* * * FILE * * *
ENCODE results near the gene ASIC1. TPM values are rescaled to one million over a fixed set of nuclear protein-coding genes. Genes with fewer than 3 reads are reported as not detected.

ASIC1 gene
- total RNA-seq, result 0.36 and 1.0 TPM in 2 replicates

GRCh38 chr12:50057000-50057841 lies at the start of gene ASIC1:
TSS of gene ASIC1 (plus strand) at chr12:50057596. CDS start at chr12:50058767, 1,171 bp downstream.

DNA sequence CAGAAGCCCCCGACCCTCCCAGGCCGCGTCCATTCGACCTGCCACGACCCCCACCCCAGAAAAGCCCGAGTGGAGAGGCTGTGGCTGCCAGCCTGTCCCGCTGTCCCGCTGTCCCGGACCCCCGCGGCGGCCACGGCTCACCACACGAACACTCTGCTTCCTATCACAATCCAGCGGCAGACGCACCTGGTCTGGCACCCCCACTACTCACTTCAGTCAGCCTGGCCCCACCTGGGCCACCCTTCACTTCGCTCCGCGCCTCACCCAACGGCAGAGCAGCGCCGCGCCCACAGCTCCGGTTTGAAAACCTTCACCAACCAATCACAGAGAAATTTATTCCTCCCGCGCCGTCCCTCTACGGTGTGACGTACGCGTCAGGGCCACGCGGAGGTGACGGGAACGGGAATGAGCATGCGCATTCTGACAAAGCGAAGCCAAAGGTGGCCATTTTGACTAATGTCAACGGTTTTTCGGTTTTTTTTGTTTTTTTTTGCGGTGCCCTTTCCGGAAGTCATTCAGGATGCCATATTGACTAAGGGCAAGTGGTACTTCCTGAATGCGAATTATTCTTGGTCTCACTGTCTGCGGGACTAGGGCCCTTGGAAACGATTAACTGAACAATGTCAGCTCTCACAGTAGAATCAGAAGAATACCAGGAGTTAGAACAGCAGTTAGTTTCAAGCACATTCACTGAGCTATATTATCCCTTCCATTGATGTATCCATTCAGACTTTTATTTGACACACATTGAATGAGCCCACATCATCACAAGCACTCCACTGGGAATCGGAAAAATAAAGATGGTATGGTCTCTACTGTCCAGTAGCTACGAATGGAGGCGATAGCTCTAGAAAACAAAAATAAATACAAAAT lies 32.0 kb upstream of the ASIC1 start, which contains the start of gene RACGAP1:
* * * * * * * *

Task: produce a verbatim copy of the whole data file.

ENCODE results near the gene ASIC1. TPM values are rescaled to one million over a fixed set of nuclear protein-coding genes. Genes with fewer than 3 reads are reported as not detected.

ASIC1 gene
- total RNA-seq, result 0.36 and 1.0 TPM in 2 replicates

GRCh38 chr12:50057000-50057841 lies at the start of gene ASIC1:
TSS of gene ASIC1 (plus strand) at chr12:50057596. CDS start at chr12:50058767, 1,171 bp downstream.

DNA sequence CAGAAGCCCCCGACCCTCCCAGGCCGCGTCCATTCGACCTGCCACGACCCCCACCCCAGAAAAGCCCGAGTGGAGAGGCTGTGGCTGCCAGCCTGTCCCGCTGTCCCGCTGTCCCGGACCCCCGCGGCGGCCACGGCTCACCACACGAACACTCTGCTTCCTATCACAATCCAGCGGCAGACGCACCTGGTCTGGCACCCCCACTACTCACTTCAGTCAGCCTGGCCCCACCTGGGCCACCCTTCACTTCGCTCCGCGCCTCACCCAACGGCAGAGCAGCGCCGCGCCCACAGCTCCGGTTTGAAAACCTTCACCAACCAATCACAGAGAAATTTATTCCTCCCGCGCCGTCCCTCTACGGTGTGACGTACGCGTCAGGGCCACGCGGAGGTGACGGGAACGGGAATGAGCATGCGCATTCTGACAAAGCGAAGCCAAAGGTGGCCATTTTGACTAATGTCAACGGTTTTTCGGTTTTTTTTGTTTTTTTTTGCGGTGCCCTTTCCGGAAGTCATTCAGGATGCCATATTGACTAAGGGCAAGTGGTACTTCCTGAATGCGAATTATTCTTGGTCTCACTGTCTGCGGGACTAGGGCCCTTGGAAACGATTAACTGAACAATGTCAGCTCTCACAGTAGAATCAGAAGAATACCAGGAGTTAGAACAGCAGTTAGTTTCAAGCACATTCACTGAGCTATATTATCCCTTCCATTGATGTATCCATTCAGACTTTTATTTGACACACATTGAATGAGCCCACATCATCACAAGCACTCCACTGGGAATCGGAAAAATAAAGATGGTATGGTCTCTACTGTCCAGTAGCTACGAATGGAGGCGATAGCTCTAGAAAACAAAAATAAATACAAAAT lies 32.0 kb upstream of the ASIC1 start, which contains the start of gene RACGAP1: